Over the past two years, relying on 673 cookies cut from 647 trees exhibiting 2,134 avalanche-related growth disturbances, Peitzsch and his team developed a long-term (1867-2019) regional avalanche chronology for the Rocky Mountains of Northwest Montana, which, when contrasted against the region’s 14% decline in snowpack between 1950 and 2017, reveals new information about avalanche frequency, and has produced groundbreaking findings that large-magnitude avalanche years in the region occur at intervals of approximately five years.
Moreover, the research detected an association of winters characterized by large snowpacks and “a potential increase in large-magnitude events driven by warming temperatures and spring precipitations,” according to a new study published in “Nature Scientific Reports,” which runs counter to the established correlations between heavy snowpack and major avalanche years — or, rather, adds another climate-driven dynamic.
Although the study found that large-magnitude avalanche years in the region are primarily driven by storm frequency and a deep snowpack, and the probability of a large-magnitude avalanche cycle decreased between 1950 and 2017, that decrease “appears to be buffered by warming temperatures and spring precipitation which leads to regional large magnitude avalanche activity even in years with below average snowpack,” according to Peitzsch.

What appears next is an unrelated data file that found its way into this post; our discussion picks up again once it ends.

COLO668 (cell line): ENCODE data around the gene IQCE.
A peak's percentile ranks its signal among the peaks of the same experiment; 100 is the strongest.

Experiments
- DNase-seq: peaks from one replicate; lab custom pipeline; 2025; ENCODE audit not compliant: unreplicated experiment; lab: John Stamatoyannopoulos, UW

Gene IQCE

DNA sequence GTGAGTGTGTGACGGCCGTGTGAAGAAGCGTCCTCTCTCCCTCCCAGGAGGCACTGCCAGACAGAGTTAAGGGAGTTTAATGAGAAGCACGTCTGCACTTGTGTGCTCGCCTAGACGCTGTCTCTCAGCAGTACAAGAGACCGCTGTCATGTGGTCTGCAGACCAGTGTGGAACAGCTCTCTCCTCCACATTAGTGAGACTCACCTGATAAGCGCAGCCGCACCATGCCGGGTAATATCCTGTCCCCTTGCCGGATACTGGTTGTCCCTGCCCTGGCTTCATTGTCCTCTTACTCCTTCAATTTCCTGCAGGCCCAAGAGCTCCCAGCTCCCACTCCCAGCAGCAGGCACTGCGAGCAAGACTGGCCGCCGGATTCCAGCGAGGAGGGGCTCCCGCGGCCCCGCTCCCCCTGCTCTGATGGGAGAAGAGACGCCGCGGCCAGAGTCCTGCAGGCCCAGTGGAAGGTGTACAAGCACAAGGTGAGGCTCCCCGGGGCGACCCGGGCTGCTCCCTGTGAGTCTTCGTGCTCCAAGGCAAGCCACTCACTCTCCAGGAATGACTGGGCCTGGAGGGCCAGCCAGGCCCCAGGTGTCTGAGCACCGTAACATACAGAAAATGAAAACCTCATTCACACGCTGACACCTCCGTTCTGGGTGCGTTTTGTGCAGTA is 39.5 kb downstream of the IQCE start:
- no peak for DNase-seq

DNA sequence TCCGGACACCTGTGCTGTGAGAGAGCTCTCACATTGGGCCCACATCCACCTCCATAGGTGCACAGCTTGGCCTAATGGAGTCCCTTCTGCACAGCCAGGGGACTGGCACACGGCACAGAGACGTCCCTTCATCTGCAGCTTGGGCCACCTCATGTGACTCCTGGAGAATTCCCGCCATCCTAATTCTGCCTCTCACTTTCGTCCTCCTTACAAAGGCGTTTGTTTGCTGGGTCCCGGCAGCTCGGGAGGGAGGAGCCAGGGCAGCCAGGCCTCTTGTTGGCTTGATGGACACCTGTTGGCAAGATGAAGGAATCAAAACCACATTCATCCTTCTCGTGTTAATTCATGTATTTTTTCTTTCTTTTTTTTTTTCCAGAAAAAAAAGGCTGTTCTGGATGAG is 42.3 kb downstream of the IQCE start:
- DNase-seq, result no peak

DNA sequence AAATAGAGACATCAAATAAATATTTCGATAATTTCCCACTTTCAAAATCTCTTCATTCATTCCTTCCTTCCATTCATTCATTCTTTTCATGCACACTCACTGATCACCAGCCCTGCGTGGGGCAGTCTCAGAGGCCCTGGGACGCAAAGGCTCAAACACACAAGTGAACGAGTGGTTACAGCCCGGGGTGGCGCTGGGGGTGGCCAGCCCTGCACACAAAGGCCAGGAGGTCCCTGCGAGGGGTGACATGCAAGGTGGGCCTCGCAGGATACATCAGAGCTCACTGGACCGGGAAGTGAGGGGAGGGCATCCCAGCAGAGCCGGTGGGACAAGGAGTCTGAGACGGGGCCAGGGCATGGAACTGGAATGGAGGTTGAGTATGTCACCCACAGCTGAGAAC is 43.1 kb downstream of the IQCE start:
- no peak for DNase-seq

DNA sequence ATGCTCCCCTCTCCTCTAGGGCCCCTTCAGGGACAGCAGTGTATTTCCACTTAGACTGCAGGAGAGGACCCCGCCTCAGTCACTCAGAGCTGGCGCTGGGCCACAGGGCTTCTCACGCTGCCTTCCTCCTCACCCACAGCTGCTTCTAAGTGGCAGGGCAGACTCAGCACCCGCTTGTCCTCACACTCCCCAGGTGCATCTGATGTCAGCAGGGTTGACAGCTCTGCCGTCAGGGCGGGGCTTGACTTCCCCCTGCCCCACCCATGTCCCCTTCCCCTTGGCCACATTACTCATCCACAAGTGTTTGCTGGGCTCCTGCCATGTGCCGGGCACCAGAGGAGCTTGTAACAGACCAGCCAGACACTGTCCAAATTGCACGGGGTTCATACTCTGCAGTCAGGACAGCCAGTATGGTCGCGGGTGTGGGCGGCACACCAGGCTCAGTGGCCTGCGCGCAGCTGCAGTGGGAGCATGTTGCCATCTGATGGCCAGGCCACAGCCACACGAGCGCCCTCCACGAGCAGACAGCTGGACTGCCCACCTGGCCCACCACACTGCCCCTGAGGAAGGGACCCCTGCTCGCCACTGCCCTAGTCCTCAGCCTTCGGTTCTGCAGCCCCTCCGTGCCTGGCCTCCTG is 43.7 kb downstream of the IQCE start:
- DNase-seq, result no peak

“So, this could mean an increasingly greater influence of wet snow avalanches or longer, drier mid-winter periods leading to weak layer development in a shallow snowpack,” Peitzsch said, leading to more frequent avalanche activity in warmer months, and at elevations where precipitation still falls as snow, such as the upper reaches of Glacier National Park.
Ultimately, the tree ring records collected as part of the study could do more than describe the avalanche history of the dozen study sites Peitzsch relied upon for his project (and his Ph.D. dissertation) — they may provide insight into future avalanche risk for infrastructure, transportation and recreational safety.
For example, around the same time that Peitzsch published the results of his study in “Nature Scientific Reports” on May 11, titled “Climate drivers of large magnitude snow avalanche years in the U.S. northern Rocky Mountains,” a party of bicyclists was trapped between two springtime avalanches on the popular Going-to-the-Sun Road, stranding them for hours until rangers were able to safely rescue them.
“As USGS scientists, we’re tasked with producing science that’s relevant, and in this case I think the relevance is two-fold,” Peitzsch said. “In terms of infrastructure planning on existing roads or railways in avalanche terrain, the study can help anticipate return periods of large-magnitude avalanches as a potential disturbance to those activities. And for avalanche forecasters and subsequently the public’s safety, establishing return periods of large-magnitude avalanches and the long-term climate drivers that cause them gives us a lot of good perspective and context for how to interact in the mountains.”